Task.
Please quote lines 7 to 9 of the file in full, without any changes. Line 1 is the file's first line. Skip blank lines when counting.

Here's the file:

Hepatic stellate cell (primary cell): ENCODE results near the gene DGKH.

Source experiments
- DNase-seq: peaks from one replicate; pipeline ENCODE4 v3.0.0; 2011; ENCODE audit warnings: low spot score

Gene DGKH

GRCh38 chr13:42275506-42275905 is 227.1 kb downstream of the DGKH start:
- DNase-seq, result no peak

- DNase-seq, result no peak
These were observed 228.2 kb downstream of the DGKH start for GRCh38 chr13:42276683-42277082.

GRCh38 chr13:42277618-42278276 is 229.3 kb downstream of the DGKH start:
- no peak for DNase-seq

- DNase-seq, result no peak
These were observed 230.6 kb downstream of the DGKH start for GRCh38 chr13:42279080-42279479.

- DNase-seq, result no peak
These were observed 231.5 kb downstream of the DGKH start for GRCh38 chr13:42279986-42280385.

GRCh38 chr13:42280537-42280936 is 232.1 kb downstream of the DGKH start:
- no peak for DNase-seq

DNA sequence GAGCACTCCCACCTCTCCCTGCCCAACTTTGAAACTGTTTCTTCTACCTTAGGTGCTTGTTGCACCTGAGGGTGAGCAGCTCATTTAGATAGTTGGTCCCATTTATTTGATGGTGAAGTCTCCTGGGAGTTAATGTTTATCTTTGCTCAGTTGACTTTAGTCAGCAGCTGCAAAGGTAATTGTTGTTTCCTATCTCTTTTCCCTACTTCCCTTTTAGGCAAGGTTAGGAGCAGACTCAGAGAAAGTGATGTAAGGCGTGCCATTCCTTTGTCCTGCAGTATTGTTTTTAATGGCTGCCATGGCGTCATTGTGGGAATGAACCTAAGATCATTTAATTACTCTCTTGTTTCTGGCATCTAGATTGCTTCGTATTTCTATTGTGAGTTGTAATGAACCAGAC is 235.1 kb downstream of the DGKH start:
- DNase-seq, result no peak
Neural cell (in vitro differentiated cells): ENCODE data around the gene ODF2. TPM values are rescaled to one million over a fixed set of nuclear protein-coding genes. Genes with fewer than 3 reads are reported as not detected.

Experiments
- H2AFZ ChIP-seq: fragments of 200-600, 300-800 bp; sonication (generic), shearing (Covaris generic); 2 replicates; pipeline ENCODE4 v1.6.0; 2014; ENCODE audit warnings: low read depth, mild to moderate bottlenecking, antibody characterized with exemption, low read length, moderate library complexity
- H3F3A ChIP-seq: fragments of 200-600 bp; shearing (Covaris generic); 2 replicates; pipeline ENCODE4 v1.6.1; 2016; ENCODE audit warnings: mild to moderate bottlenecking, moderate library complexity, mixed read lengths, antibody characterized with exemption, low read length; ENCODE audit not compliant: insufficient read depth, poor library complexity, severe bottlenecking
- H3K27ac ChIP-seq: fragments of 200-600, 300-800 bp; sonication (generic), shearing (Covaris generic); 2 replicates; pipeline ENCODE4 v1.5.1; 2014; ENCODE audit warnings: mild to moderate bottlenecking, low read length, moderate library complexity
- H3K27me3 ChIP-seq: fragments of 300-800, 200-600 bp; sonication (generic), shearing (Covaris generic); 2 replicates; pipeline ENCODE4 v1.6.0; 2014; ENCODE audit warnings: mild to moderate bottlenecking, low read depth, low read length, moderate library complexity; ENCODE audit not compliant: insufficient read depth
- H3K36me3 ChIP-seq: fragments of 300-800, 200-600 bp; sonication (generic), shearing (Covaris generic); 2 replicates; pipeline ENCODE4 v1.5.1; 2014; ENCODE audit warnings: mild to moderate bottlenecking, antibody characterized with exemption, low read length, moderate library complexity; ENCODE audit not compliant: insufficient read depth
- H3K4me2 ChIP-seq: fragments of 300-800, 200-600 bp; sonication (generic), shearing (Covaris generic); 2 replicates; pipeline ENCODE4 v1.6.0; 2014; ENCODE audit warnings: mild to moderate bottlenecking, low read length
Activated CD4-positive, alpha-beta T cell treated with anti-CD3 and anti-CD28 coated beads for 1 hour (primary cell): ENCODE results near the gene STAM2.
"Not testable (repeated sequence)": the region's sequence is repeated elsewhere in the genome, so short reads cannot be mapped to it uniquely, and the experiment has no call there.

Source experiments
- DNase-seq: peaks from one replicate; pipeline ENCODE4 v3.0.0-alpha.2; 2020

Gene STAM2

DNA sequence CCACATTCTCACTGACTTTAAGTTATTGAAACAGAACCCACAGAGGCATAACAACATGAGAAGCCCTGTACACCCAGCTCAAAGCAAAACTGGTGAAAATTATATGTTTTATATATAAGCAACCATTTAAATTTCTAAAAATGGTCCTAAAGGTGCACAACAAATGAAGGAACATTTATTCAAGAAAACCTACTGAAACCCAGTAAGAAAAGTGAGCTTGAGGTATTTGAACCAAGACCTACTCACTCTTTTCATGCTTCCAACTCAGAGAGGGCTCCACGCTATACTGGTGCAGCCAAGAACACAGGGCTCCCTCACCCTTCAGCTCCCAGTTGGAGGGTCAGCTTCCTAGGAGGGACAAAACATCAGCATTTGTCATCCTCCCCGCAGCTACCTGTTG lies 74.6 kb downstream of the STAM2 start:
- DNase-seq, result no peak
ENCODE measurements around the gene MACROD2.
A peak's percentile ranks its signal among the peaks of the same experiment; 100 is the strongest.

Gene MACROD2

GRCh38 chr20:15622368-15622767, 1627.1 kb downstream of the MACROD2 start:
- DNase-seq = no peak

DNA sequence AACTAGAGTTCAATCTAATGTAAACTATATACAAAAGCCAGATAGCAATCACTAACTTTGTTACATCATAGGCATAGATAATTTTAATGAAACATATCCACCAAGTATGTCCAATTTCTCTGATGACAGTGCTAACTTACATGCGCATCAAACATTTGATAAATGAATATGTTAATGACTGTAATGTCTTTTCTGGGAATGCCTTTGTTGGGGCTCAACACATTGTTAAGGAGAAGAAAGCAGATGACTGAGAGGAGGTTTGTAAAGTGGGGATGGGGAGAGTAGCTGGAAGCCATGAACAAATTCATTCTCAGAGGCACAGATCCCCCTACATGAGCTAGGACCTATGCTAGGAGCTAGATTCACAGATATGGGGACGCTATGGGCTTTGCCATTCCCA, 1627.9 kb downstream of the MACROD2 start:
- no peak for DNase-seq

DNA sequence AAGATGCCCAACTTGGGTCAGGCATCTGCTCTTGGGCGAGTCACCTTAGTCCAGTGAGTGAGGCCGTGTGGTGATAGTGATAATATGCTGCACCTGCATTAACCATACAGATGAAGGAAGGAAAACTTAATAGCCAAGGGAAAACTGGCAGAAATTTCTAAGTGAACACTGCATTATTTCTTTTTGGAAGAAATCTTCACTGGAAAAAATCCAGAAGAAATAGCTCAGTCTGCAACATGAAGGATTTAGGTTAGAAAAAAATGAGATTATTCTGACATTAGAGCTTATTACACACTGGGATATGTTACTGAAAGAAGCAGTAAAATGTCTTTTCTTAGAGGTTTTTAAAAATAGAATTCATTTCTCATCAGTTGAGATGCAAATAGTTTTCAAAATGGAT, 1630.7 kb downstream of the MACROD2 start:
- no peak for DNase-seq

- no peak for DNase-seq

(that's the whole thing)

- DNase-seq, result no peak
These were observed 228.2 kb downstream of the DGKH start for GRCh38 chr13:42276683-42277082.

GRCh38 chr13:42277618-42278276 is 229.3 kb downstream of the DGKH start: